Metabolic Syndrome Leads to Worse Outcomes For Patients With HBV-Related HCC

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Concurrent metabolic syndrome was independently linked to a worse overall and recurrence-free survival rates.

Metabolic syndrome is connected to a worse overall survival for patients with hepatitis B virus (HBV)-related hepatocellular carcinoma (HCC).

A team, led by Ming-Da Wang, MD, Department of Hepatobiliary Surgery, Eastern Hepatobiliary Surgery Hospital, Second Military Medical University (Navy Medical University), identified the association of concurrent metabolic syndrome with long-term prognosis following liver resection for patients with HBV-related HCC.


While HBV infections are the main cause of HCC worldwide, metabolic syndrome is also an important and significant risk factor for HCC.

In the multi-center, database study, the investigators identified patients with HBV who underwent curative resection for HCC in China between 2010-2020 and compared long-term oncological prognosis, including overall survival, recurrence-free survival, and early and late recurrences between patients with metabolic syndrome and without metabolic syndrome.

Overall, there were 1753 patients included in the study, 9.3% (n = 163) of which had concurrent metabolic syndrome.

Outcomes With Metabolic Syndrome

Patients with metabolic syndrome had a worse 5-year overall survival compared to patients without metabolic syndrome (47.5% vs. 61.0%; P = 0.010). They also had worse recurrence-free survival rates (28.3% vs. 44.2%; P = 0.003) and a higher 5-year overall recurrence rate (67.3% vs. 53.3%; P = 0.024).

After conducting a multivariate analysis, the investigators found concurrent metabolic syndrome was independently linked to a worse overall survival (HR, 1.300; 95% CI, 1.018-1.660; P = 0.036) and recurrence-free survival rates (HR, 1.314; 95% CI, 1.062-1.627; P = 0.012).

There were also increased rates of late recurrence (HR, 1.470; 95% CI, 1.004-2.151; P = 0.047).

“In HBV-infected patients with HCC, concurrent metabolic syndrome was associated with poorer postoperative long-term oncologic survival outcomes,” the authors wrote. “These results suggested that patients with metabolic syndrome should undergo enhanced surveillance for tumor recurrence even after 2 years of surgery to early detect late HCC recurrence. Whether improving metabolic syndrome can reduce postoperative recurrence of HCC deserves further exploration.”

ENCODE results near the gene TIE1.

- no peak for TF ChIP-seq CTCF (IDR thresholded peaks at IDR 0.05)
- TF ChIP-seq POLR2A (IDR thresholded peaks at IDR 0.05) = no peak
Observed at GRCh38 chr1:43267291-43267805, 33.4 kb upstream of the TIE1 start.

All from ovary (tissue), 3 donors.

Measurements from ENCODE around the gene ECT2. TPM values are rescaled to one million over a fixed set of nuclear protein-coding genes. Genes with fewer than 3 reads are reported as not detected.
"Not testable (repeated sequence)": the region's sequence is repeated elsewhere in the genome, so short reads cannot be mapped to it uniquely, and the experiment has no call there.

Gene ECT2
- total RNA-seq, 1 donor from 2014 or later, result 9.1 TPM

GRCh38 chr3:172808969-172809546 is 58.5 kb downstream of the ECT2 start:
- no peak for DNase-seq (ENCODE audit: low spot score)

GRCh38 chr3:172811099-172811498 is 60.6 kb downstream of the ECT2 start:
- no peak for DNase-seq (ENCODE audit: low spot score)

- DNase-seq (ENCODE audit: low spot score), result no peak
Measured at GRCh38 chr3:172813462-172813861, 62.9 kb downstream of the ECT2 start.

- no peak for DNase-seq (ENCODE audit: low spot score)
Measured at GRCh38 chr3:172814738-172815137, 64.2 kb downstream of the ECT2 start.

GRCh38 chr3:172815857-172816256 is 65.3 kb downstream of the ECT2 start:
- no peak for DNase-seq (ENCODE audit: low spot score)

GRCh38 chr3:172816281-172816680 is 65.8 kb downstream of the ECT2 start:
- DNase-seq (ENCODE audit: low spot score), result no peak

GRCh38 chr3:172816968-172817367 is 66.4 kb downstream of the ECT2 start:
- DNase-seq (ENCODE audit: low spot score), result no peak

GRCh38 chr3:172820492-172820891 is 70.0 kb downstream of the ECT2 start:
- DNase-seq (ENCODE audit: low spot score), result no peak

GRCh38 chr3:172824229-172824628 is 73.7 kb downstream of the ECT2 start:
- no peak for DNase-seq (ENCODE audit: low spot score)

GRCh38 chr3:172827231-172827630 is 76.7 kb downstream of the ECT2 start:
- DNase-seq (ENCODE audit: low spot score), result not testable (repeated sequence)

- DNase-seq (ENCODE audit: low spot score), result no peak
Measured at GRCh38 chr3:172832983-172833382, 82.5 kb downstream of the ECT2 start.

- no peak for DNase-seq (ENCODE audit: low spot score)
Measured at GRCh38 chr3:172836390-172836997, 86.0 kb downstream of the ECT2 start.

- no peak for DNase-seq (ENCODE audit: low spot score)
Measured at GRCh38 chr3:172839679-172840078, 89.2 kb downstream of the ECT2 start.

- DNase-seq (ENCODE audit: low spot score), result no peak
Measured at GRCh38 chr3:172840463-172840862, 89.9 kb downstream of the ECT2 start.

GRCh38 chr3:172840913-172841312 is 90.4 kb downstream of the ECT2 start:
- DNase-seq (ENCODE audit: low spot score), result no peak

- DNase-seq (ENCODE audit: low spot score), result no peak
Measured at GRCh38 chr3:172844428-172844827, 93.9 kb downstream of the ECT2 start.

Recently, a team, led by Nobuhiro Hattori, Department of Internal Medicine, Division of Gastroenterology and Hepatology, St. Marianna University School of Medicine, identified the risk factors linked to liver-related and non-liver-related mortality in patients with hepatitis C virus (HCV) following sustained virologic response to direct-acting antiviral agents in HCC and diabetes mellitus.

The results show a cumulative liver-related or non-liver-related mortality rate of 0.00 or 1.29% at year 1, compared to 2.87 or 3.60% at year 3 and 5.10 or 9.46% at year 5.

For liver-related deaths, 90% (n = 9) were from liver cancer, while the most common cause of non-liver-related deaths was malignancy.

After conducting a multivariate analysis using the Cox proportional hazard model, the investigators found diabetes mellitus (HR, 13.1; 95% CI, 2.81–61.3) and a history of hepatocellular carcinoma (HR, 12.8; 95% CI, 2.76–59.2), independently predicted liver-related death. There were no variables linked to non-liver-related death.

The study, “Association of Concurrent Metabolic Syndrome with Long-term Oncological Prognosis Following Liver Resection for Hepatocellular Carcinoma Among Patients with Chronic Hepatitis B Virus Infection: A Multicenter Study of 1753 Patients,” was published online in the Annals of Surgical Oncology.